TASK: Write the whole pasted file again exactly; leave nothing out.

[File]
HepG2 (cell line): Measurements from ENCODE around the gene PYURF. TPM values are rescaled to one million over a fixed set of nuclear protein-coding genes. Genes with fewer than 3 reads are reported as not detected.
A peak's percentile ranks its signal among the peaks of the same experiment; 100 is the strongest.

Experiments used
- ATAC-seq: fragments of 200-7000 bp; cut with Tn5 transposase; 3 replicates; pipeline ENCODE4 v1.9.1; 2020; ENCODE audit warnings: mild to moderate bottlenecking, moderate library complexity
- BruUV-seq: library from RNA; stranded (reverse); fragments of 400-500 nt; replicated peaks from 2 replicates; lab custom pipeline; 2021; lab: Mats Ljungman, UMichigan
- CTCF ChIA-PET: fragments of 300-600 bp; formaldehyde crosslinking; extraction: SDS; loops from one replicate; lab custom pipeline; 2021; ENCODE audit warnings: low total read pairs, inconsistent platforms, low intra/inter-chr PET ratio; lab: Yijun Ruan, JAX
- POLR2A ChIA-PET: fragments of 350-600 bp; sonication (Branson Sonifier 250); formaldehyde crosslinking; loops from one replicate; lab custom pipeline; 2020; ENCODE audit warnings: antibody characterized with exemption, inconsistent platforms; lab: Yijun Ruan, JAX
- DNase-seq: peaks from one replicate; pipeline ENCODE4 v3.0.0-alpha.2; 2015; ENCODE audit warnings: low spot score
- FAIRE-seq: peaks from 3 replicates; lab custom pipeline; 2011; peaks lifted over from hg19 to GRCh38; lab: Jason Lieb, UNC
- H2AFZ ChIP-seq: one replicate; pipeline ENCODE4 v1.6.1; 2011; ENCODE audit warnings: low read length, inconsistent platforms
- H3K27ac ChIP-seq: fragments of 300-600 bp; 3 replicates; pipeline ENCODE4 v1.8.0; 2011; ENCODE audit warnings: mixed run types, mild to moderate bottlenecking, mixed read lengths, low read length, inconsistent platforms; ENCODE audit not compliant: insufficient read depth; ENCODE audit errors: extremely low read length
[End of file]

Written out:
HepG2 (cell line): Measurements from ENCODE around the gene PYURF. TPM values are rescaled to one million over a fixed set of nuclear protein-coding genes. Genes with fewer than 3 reads are reported as not detected.
A peak's percentile ranks its signal among the peaks of the same experiment; 100 is the strongest.

Experiments used
- ATAC-seq: fragments of 200-7000 bp; cut with Tn5 transposase; 3 replicates; pipeline ENCODE4 v1.9.1; 2020; ENCODE audit warnings: mild to moderate bottlenecking, moderate library complexity
- BruUV-seq: library from RNA; stranded (reverse); fragments of 400-500 nt; replicated peaks from 2 replicates; lab custom pipeline; 2021; lab: Mats Ljungman, UMichigan
- CTCF ChIA-PET: fragments of 300-600 bp; formaldehyde crosslinking; extraction: SDS; loops from one replicate; lab custom pipeline; 2021; ENCODE audit warnings: low total read pairs, inconsistent platforms, low intra/inter-chr PET ratio; lab: Yijun Ruan, JAX
- POLR2A ChIA-PET: fragments of 350-600 bp; sonication (Branson Sonifier 250); formaldehyde crosslinking; loops from one replicate; lab custom pipeline; 2020; ENCODE audit warnings: antibody characterized with exemption, inconsistent platforms; lab: Yijun Ruan, JAX
- DNase-seq: peaks from one replicate; pipeline ENCODE4 v3.0.0-alpha.2; 2015; ENCODE audit warnings: low spot score
- FAIRE-seq: peaks from 3 replicates; lab custom pipeline; 2011; peaks lifted over from hg19 to GRCh38; lab: Jason Lieb, UNC
- H2AFZ ChIP-seq: one replicate; pipeline ENCODE4 v1.6.1; 2011; ENCODE audit warnings: low read length, inconsistent platforms
- H3K27ac ChIP-seq: fragments of 300-600 bp; 3 replicates; pipeline ENCODE4 v1.8.0; 2011; ENCODE audit warnings: mixed run types, mild to moderate bottlenecking, mixed read lengths, low read length, inconsistent platforms; ENCODE audit not compliant: insufficient read depth; ENCODE audit errors: extremely low read length